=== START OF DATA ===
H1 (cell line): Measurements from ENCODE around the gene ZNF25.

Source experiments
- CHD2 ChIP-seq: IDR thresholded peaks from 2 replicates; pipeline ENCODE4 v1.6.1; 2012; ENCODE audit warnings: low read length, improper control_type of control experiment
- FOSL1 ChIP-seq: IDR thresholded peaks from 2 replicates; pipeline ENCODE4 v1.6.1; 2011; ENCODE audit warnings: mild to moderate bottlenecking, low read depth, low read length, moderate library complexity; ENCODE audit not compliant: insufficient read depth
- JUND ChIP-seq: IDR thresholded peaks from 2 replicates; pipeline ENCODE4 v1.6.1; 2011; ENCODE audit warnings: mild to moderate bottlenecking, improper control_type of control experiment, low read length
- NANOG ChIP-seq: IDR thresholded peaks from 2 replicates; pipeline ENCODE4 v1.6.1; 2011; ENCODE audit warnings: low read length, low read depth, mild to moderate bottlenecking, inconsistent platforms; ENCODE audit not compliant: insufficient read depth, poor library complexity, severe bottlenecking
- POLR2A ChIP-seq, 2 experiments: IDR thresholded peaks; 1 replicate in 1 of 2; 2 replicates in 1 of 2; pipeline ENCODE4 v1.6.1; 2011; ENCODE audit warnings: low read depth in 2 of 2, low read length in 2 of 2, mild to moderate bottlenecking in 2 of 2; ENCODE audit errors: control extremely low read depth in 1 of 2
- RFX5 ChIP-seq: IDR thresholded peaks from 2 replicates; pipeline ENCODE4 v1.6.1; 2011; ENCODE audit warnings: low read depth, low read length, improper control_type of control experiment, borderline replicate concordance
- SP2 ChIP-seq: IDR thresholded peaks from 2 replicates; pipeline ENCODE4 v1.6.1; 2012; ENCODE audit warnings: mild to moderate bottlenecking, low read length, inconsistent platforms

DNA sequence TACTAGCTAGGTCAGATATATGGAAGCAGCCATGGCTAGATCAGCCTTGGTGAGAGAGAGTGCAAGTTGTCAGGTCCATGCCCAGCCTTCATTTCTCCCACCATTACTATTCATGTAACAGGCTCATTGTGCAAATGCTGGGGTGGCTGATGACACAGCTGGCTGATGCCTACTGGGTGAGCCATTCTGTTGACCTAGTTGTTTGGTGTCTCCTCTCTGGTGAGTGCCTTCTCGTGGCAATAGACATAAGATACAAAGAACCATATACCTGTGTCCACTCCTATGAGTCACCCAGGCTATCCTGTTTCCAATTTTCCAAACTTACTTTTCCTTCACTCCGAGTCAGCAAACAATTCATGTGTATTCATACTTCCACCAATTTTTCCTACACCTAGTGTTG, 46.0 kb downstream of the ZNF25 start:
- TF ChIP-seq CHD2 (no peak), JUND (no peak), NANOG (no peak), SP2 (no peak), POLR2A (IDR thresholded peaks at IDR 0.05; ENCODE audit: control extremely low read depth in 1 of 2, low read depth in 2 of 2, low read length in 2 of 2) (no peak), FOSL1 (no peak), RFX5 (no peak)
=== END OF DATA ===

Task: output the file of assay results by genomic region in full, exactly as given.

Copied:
H1 (cell line): Measurements from ENCODE around the gene ZNF25.

Source experiments
- CHD2 ChIP-seq: IDR thresholded peaks from 2 replicates; pipeline ENCODE4 v1.6.1; 2012; ENCODE audit warnings: low read length, improper control_type of control experiment
- FOSL1 ChIP-seq: IDR thresholded peaks from 2 replicates; pipeline ENCODE4 v1.6.1; 2011; ENCODE audit warnings: mild to moderate bottlenecking, low read depth, low read length, moderate library complexity; ENCODE audit not compliant: insufficient read depth
- JUND ChIP-seq: IDR thresholded peaks from 2 replicates; pipeline ENCODE4 v1.6.1; 2011; ENCODE audit warnings: mild to moderate bottlenecking, improper control_type of control experiment, low read length
- NANOG ChIP-seq: IDR thresholded peaks from 2 replicates; pipeline ENCODE4 v1.6.1; 2011; ENCODE audit warnings: low read length, low read depth, mild to moderate bottlenecking, inconsistent platforms; ENCODE audit not compliant: insufficient read depth, poor library complexity, severe bottlenecking
- POLR2A ChIP-seq, 2 experiments: IDR thresholded peaks; 1 replicate in 1 of 2; 2 replicates in 1 of 2; pipeline ENCODE4 v1.6.1; 2011; ENCODE audit warnings: low read depth in 2 of 2, low read length in 2 of 2, mild to moderate bottlenecking in 2 of 2; ENCODE audit errors: control extremely low read depth in 1 of 2
- RFX5 ChIP-seq: IDR thresholded peaks from 2 replicates; pipeline ENCODE4 v1.6.1; 2011; ENCODE audit warnings: low read depth, low read length, improper control_type of control experiment, borderline replicate concordance
- SP2 ChIP-seq: IDR thresholded peaks from 2 replicates; pipeline ENCODE4 v1.6.1; 2012; ENCODE audit warnings: mild to moderate bottlenecking, low read length, inconsistent platforms

DNA sequence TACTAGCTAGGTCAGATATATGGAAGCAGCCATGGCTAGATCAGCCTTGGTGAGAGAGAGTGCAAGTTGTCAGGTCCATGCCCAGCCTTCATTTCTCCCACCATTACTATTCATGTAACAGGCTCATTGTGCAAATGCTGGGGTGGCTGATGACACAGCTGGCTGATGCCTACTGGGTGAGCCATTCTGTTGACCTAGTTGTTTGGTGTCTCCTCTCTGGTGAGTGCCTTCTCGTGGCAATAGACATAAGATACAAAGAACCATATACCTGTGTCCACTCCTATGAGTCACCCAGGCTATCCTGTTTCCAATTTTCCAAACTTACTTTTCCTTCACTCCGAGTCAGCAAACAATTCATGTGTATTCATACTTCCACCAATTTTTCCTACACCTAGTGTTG, 46.0 kb downstream of the ZNF25 start:
- TF ChIP-seq CHD2 (no peak), JUND (no peak), NANOG (no peak), SP2 (no peak), POLR2A (IDR thresholded peaks at IDR 0.05; ENCODE audit: control extremely low read depth in 1 of 2, low read depth in 2 of 2, low read length in 2 of 2) (no peak), FOSL1 (no peak), RFX5 (no peak)